Crossing back over the B2135 the path then cut across the corner of West Grinstead Park, past another copse with beautiful bluebells, and came out onto Park Lane. Thomas Mitchell might have walked that path on his way to Church. The footpath the other side heading due East rose to rejoin the Downs Link path, where we turned north to arrive back at the station car park.

We had planned to have lunch at the Green Man at Jolesfield (my Granny’s father’s cousin George Mitchell had been the licensee there at one time), but despite advertising ‘bar meals’ outside, the choice of food seemed to be rather ‘gastro’ and with no staff in evidence to serve us anyway, we abandoned that idea and went down to the Partridge at Partridge Green where we enjoyed a very nice bar meal.

The Green Man, Jolesfield

It was a very pleasant walk and the opportunity to walk the paths trodden by my ancestors, appreciating the landscape they knew, was very special.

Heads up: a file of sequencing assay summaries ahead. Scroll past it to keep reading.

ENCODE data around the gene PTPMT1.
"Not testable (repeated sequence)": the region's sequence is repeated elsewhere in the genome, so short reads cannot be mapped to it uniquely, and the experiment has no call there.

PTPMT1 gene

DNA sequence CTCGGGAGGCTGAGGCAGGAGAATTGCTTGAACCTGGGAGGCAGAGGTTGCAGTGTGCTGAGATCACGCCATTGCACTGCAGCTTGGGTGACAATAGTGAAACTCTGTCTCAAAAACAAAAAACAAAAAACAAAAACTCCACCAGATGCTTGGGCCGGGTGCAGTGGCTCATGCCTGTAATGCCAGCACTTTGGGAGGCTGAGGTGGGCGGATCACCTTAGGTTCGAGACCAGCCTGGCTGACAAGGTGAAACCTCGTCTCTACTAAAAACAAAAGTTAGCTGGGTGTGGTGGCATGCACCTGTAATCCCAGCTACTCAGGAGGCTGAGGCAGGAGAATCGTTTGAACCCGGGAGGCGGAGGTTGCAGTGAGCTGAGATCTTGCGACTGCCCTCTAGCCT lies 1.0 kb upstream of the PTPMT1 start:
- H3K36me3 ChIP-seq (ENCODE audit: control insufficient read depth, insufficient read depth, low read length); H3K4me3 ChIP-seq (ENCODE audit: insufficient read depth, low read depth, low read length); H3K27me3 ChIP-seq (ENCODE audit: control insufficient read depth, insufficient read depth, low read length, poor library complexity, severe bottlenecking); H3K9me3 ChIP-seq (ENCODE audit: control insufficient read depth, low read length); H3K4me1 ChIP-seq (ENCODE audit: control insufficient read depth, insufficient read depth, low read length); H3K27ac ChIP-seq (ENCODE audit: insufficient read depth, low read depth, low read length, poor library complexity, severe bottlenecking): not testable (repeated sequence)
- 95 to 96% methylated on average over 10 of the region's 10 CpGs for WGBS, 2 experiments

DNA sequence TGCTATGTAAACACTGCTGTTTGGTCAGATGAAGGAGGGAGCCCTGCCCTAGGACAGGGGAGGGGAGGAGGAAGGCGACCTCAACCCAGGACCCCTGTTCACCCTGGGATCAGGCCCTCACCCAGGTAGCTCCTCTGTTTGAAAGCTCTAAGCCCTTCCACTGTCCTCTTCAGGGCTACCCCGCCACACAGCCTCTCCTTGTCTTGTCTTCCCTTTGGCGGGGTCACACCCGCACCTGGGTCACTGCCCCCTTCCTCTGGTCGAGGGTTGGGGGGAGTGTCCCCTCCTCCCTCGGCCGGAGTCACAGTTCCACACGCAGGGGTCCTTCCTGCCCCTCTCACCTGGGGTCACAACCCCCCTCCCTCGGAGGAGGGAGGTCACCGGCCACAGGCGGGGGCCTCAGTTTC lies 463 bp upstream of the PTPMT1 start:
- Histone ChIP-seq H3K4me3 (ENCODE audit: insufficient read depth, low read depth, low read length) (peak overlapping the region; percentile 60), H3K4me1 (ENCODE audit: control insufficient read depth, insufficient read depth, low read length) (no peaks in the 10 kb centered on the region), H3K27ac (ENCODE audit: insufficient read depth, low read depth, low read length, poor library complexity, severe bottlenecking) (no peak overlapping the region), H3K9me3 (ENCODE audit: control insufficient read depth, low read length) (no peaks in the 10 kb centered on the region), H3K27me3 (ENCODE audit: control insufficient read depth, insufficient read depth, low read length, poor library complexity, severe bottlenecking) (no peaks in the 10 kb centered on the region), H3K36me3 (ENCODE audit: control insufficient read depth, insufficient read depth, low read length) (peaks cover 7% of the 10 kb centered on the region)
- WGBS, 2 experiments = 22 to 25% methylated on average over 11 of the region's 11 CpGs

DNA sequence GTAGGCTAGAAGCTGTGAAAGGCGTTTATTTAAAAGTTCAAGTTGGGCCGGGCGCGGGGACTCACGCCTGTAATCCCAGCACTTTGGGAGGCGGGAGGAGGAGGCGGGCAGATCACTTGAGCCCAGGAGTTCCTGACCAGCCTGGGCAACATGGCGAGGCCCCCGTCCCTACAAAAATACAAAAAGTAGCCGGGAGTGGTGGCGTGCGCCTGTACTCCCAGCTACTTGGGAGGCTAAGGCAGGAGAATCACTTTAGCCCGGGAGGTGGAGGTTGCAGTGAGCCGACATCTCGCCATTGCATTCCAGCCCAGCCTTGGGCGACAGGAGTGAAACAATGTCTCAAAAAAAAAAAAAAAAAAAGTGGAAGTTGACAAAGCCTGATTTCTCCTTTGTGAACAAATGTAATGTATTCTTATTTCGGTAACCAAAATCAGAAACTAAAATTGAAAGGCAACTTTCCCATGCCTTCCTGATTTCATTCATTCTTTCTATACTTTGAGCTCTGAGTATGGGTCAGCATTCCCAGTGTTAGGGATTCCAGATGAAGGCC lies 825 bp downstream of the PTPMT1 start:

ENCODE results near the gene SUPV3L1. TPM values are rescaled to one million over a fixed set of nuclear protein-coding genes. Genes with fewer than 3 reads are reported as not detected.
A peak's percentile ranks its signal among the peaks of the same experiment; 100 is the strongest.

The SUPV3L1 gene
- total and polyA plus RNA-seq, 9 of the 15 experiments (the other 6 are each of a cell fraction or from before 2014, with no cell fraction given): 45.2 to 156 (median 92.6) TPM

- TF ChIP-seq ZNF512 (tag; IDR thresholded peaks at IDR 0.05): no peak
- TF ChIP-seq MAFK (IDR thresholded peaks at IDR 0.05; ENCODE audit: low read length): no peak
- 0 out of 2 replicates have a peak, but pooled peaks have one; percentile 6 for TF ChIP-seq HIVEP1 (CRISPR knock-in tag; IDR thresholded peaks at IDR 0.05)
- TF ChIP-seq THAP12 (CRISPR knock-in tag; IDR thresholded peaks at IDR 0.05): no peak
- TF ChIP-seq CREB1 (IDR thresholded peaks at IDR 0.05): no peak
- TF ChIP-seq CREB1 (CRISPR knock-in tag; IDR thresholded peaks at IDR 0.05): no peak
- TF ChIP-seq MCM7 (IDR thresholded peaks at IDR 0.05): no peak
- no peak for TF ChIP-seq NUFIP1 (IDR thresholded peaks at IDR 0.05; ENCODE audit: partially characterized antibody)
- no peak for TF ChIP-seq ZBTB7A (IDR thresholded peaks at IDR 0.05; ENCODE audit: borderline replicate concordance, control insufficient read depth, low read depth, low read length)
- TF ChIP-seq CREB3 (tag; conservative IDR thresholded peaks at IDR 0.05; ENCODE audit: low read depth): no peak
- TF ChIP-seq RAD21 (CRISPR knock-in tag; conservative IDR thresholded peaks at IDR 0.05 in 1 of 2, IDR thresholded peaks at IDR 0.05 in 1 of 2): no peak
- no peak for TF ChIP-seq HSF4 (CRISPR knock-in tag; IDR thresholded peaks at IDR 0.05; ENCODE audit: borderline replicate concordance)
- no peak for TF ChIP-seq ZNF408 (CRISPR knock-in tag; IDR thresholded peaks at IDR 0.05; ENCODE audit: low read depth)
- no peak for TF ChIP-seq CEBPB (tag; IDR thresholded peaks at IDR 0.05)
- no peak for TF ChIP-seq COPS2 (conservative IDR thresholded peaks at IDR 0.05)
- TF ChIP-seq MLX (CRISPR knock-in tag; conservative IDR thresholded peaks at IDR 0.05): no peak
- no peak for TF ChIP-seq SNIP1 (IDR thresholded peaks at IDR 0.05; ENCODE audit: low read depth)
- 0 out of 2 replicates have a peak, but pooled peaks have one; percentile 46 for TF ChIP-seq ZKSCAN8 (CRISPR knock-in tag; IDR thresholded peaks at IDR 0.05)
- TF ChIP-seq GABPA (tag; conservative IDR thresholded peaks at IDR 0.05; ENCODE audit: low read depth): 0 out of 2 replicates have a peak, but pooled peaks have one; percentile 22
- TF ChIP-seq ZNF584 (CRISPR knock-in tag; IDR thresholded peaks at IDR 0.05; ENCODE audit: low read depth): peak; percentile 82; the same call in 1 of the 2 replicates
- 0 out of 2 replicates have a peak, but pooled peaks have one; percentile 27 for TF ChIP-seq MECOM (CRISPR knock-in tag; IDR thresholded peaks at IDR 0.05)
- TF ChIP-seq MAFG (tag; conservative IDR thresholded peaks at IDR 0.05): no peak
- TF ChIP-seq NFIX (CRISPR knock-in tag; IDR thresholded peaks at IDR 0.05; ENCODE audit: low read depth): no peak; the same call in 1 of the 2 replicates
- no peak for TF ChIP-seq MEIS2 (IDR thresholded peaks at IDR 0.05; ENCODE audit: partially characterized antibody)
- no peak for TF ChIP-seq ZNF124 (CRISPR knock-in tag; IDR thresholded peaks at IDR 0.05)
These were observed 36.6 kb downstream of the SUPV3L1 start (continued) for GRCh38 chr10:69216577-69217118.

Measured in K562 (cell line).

Sussex Family History Group Annual Conference

This year’s Annual Conference of the Sussex Family History Group happened to be on the first Saturday of my Easter holidays, meaning that for once I was free to attend.  Haywards Heath is over an hour’s drive away, but it was a beautiful morning for driving through the Sussex countryside and therefore a pleasurable journey.  Unfortunately the local Park Runners had done a take-over of the car park adjacent to Clair Hall, which meant getting my head around the rather hi-tec car park machine across the road.  However, that hurdle over, I made it in plenty of time for a coffee before proceedings commenced.